- The Washington Times - Wednesday, September 16, 2009

Former Illinois Gov. Rod R. Blagojevich on Tuesday blamed federal prosecutor Patrick J. Fitzgerald for the suicide of his former fundraiser and friend Christopher Kelly and likened the U.S. attorney’s tactics to those used by a Soviet spy service.

“His allegations are false, flat out false, and his tactics, his tactics are very, very much open to question,” Mr. Blagojevich told The Washington Times’ “America’s Morning News” program. “Somebody now has taken his life because of the pressure he felt to lie about me.”

Mr. Fitzgerald has accused the governor of engaging in a “political corruption crime spree” and had him arrested last year in order, he said, to stop him from selling President Obama’s vacated Senate seat. Mr. Blagojevich was impeached and removed from office by the Illinois legislature in January, but has maintained his innocence throughout the proceedings.

A spokesman for Mr. Fitzgerald declined comment on Mr. Blagojevich’s comment.

Authorities on Tuesday officially declared that Kelly, 51, committed suicide. They also said that after pleading guilty to fraud charges and being asked to testify against Mr. Blagojevich, Kelly tried to commit suicide Sept. 8. Kelly told his girlfriend after that earlier suicide attempt that he would get help for the depression haunting him, police said.

Mr. Blagojevich has spent the last two weeks pitching his new book detailing his side of the story in the political scandal that ultimately cost him his job as governor.

The former governor also said he thought the government was clamping down on Antonin “Tony” Rezko, a prominent Democratic fundraiser convicted of fraud and money laundering in June 2008, with KGB-like tactics in order to get him to reveal information.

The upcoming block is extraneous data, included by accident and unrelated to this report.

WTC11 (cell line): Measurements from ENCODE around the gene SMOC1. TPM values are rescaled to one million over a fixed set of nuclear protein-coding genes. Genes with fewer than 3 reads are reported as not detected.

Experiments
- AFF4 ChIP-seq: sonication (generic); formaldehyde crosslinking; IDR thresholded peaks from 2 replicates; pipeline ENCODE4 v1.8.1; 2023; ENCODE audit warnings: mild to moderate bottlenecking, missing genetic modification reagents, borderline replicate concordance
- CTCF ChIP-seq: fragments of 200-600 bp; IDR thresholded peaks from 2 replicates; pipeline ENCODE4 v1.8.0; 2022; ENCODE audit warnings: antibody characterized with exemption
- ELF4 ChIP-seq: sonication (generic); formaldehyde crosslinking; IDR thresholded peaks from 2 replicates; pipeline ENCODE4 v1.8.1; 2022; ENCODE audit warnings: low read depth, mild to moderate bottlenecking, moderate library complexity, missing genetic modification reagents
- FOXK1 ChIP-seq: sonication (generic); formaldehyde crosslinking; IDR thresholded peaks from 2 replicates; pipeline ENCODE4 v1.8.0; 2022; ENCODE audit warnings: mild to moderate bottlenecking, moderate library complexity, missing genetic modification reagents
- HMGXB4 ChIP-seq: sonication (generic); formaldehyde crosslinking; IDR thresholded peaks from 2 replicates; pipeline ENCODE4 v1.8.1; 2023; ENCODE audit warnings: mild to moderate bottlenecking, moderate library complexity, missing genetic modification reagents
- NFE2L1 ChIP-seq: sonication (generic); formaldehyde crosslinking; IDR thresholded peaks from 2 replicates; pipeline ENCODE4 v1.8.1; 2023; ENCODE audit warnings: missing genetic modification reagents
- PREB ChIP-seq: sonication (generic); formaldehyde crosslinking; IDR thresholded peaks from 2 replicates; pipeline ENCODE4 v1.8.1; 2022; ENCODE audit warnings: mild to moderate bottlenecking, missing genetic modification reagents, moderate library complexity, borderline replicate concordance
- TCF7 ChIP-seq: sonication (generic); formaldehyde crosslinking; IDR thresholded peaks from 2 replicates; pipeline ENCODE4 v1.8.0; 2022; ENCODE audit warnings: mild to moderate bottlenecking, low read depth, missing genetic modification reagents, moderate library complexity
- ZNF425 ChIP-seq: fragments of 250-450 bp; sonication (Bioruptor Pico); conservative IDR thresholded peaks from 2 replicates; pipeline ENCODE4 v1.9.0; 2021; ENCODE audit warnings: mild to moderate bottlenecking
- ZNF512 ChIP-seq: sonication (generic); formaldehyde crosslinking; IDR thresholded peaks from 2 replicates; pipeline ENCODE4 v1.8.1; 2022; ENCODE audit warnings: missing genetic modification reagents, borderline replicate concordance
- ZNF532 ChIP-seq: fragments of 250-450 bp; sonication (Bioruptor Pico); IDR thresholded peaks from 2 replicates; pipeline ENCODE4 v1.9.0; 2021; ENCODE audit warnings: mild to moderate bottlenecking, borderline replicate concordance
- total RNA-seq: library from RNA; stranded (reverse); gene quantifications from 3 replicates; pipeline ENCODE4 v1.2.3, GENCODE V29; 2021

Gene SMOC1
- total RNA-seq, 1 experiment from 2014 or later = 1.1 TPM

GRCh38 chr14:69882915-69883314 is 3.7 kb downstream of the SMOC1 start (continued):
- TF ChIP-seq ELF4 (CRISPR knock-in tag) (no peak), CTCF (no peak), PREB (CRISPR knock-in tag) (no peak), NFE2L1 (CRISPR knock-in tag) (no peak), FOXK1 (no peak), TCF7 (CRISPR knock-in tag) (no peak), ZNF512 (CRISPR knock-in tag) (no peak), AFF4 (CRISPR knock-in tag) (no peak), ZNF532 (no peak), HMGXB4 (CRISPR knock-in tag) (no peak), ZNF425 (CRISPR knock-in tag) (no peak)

“Rezko wrote a letter to a federal judge saying he was being pressured to lie about me and Barack Obama,” Mr. Blagojevich said. “In the letter, he said there was no wrongdoing with either me or President Barack Obama.”

Now that Rezko is in prison, Mr. Blagojevich said he feared that law enforcement has too much ability to pressure him and likened their tactics to those of the KGB.

“He’s been squeezed, and as a result of sitting in a jail cell for 23 out of 24 hours a day he’s now apparently changing his story about me,” Mr. Blagojevich said. “So I would suggest that people take a look at the tactics.”

“This is not what America is supposed to be,” he added. “I write that in my book. Where is the check and balance on this? My dad fled communism because he wanted to live in a free country. Those are the tactics of the KGB. That is not what our Founding Fathers envisioned. I’m fighting not just for me and my family and my little girls and the truth, I’m also fighting for our country and the principles of our country and the principles of our country where the government can so oppressively go after you and use all these resources and terrorize people. That is not how it is supposed to be.”

The purported retailing of Mr. Obama’s vacated Senate seat is set to be taken up in federal court June 3.

Mr. Blagojevich repeated his assertion that Obama chief of staff Rahm Emanuel wanted him to maintain a “placeholder” in Congress should he leave the administration and return to the House.

Mr. Blagojevich also said that he wanted Mr. Emanuel to act as the point man in crafting a deal that would have put Illinois Attorney General Lisa Madigan in the Senate, in exchange for the support of her father (Illinois House Speaker Michael Madigan) on key spending proposals.

A spokeswoman for Mr. Emanuel declined to comment.

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